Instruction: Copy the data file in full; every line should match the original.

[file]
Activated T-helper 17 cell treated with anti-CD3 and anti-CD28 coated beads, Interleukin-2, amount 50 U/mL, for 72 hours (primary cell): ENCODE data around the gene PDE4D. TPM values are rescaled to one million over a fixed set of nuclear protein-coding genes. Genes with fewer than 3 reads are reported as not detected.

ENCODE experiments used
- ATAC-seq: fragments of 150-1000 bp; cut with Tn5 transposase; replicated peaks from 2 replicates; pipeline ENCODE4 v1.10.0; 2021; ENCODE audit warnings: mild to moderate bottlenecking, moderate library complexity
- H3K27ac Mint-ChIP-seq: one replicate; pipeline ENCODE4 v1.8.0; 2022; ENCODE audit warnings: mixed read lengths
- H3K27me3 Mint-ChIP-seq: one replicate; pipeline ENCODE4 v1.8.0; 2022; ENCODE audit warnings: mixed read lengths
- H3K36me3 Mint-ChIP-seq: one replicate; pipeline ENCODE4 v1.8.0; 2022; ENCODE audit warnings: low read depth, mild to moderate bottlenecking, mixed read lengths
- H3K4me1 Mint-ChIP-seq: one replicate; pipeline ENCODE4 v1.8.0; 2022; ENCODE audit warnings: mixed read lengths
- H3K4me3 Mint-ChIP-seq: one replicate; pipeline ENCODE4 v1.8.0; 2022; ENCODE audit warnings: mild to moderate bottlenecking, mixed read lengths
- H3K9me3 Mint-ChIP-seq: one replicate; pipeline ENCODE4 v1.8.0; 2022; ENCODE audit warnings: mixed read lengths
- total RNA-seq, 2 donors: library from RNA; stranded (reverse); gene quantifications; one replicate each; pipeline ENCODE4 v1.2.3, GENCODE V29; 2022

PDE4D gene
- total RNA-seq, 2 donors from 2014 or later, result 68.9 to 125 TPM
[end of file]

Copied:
Activated T-helper 17 cell treated with anti-CD3 and anti-CD28 coated beads, Interleukin-2, amount 50 U/mL, for 72 hours (primary cell): ENCODE data around the gene PDE4D. TPM values are rescaled to one million over a fixed set of nuclear protein-coding genes. Genes with fewer than 3 reads are reported as not detected.

ENCODE experiments used
- ATAC-seq: fragments of 150-1000 bp; cut with Tn5 transposase; replicated peaks from 2 replicates; pipeline ENCODE4 v1.10.0; 2021; ENCODE audit warnings: mild to moderate bottlenecking, moderate library complexity
- H3K27ac Mint-ChIP-seq: one replicate; pipeline ENCODE4 v1.8.0; 2022; ENCODE audit warnings: mixed read lengths
- H3K27me3 Mint-ChIP-seq: one replicate; pipeline ENCODE4 v1.8.0; 2022; ENCODE audit warnings: mixed read lengths
- H3K36me3 Mint-ChIP-seq: one replicate; pipeline ENCODE4 v1.8.0; 2022; ENCODE audit warnings: low read depth, mild to moderate bottlenecking, mixed read lengths
- H3K4me1 Mint-ChIP-seq: one replicate; pipeline ENCODE4 v1.8.0; 2022; ENCODE audit warnings: mixed read lengths
- H3K4me3 Mint-ChIP-seq: one replicate; pipeline ENCODE4 v1.8.0; 2022; ENCODE audit warnings: mild to moderate bottlenecking, mixed read lengths
- H3K9me3 Mint-ChIP-seq: one replicate; pipeline ENCODE4 v1.8.0; 2022; ENCODE audit warnings: mixed read lengths
- total RNA-seq, 2 donors: library from RNA; stranded (reverse); gene quantifications; one replicate each; pipeline ENCODE4 v1.2.3, GENCODE V29; 2022

PDE4D gene
- total RNA-seq, 2 donors from 2014 or later, result 68.9 to 125 TPM